Measuring open channel flows is a necessary part of water management in a wide variety of applications. To properly understand what’s involved in flow rate measurement, it’s important to understand the history behind it and see just how far we’ve come thanks to countless years of advancement. Learn how to measure open channel flows and discover how you can make your efforts as efficient as possible.
Time gravimetric measurements are among the more simple options available, and their use is quite limited. This kind of measurement involves allowing water from an open channel to collect in a container over a certain period of time. The container is then weighted to determine the volume of water within. While this can be fairly useful for small streams, it’s impractical for massive open channel systems. Even with just small streams, it only represents a brief moment of flow conditions.
Another method, known as tracer dilution, involves exactly what the name would suggest. A tracer fluid is added to the flow stream, and the degree of dilution is then examined downstream to determine the discharge rate. This is particularly useful if you don’t want to bother with flow channel geometry. Tracer dye is also notably affordable, so it’s certainly one of the more economical solutions. If the open channel is turbulent and relatively small or medium-sized, this method doesn’t really produce accurate results.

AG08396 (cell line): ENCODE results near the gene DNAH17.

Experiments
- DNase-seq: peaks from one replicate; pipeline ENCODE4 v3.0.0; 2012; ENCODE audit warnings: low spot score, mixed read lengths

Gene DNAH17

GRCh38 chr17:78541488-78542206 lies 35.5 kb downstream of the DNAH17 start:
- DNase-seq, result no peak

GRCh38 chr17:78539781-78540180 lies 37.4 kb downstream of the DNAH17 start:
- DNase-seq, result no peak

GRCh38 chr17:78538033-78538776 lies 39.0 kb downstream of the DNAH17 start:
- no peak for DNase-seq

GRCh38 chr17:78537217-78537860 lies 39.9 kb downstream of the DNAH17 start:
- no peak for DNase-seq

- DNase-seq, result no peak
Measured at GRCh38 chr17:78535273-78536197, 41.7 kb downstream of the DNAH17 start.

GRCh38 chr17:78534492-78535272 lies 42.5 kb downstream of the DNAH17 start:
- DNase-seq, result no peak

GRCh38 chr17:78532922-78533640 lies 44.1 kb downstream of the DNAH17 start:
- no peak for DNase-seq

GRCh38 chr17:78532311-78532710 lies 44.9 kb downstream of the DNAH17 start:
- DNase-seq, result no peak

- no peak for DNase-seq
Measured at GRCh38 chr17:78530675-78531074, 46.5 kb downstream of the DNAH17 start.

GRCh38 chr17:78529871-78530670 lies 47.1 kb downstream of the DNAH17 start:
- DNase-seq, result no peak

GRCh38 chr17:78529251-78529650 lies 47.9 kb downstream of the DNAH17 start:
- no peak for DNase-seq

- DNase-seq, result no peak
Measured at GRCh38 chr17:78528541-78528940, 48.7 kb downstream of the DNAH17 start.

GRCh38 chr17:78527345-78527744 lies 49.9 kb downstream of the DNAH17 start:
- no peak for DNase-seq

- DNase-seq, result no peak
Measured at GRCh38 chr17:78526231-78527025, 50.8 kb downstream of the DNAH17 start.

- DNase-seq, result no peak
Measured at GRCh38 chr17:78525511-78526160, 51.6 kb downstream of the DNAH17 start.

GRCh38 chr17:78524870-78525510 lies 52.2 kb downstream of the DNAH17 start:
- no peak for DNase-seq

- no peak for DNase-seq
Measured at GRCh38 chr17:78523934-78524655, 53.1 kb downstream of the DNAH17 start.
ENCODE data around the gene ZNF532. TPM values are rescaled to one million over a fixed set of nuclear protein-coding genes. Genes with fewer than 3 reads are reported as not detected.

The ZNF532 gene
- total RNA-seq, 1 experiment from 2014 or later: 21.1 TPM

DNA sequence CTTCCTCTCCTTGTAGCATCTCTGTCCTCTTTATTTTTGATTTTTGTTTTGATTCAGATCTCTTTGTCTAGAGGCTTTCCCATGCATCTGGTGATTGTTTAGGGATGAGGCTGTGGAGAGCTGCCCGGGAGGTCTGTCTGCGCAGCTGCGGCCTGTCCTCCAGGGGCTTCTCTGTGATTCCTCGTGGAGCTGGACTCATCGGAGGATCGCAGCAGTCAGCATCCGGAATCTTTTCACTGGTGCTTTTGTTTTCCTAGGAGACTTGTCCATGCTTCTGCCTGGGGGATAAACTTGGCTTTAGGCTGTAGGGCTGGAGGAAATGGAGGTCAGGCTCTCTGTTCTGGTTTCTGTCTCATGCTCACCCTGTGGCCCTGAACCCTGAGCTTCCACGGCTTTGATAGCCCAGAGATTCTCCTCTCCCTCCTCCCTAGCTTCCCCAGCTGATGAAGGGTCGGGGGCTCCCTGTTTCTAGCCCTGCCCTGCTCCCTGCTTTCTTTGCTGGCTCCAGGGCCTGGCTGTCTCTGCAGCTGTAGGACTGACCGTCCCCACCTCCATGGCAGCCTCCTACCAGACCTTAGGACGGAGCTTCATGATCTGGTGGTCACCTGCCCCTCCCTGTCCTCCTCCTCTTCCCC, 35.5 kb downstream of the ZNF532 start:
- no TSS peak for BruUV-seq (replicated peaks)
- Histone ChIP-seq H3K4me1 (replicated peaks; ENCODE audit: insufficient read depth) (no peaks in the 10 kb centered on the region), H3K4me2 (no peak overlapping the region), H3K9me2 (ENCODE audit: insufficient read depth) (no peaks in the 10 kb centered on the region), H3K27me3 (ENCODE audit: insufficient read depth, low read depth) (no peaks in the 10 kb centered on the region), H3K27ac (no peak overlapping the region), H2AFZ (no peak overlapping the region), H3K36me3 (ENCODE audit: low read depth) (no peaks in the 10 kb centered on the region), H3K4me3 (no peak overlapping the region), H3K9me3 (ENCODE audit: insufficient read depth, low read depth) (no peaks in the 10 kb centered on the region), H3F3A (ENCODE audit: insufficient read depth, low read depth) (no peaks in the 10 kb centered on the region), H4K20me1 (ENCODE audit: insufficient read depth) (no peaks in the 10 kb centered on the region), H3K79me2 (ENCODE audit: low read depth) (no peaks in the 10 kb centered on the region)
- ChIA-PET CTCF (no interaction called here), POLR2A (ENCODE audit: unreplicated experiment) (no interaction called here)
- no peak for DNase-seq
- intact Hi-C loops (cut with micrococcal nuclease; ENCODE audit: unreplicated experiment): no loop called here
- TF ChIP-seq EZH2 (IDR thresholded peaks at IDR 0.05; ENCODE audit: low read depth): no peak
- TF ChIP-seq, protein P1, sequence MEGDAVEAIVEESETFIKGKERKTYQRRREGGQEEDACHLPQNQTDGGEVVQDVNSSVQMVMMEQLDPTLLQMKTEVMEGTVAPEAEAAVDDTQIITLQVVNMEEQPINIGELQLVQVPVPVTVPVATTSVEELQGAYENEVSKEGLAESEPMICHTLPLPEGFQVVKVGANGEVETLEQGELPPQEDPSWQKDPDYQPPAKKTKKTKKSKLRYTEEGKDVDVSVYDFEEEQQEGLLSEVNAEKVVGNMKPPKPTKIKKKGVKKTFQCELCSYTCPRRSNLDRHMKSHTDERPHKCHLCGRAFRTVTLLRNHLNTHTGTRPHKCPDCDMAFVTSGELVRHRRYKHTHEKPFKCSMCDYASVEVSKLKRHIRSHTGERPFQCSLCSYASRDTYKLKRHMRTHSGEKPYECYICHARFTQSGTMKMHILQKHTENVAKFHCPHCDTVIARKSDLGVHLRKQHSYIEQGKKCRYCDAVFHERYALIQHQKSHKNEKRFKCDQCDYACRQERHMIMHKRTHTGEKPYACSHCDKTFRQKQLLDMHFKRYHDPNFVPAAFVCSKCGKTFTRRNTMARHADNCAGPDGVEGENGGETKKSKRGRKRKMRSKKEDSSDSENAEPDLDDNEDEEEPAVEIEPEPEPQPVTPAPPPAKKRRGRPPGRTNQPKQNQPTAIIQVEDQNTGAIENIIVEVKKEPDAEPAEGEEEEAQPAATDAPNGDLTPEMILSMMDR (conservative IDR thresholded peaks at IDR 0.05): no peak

Manning’s Equation is a complex method of measurement that involves estimating the average velocity of an open flow channel. It uses the cross-sectional average velocity as part of the equation along with the channel slope, roughness coefficient and hydraulic radius. Part of the equation involves applying the Gauckler-Manning coefficient, which is notably hard to pin down since the value can vary quite a bit along just about any given stretch of an open channel. Because of this, measurements tend to have a degree of error of +/- 25-30% in the field at the best of times.
The best way to measure open channel flows that we have today are hydraulic structures like flumes and weir boxes. Not only do they manage the flow, but they also provide clear, fixed geometry to which tested and proven equations can be applied. Under free flow conditions, a single point of measurement is all that’s necessary to eventually determine what the flow rate of the channel is. Even when certain hydraulic structures are submerged, you can still get accurate measurements when you take a second point of measurement downstream and adjust the equation.
Hydraulic Structures From Tracom
Now that you know how to measure open channel flows, it’s time to make sure you get the accurate measurements you deserve. At Tracom, we offer a wide variety of solutions, including flumes and weir boxes. Our team will work with you to craft the perfect solution for your unique open channel flow application— a solution that’s made from high-quality fiberglass that can adapt to any dimensional needs. Contact us today to get started!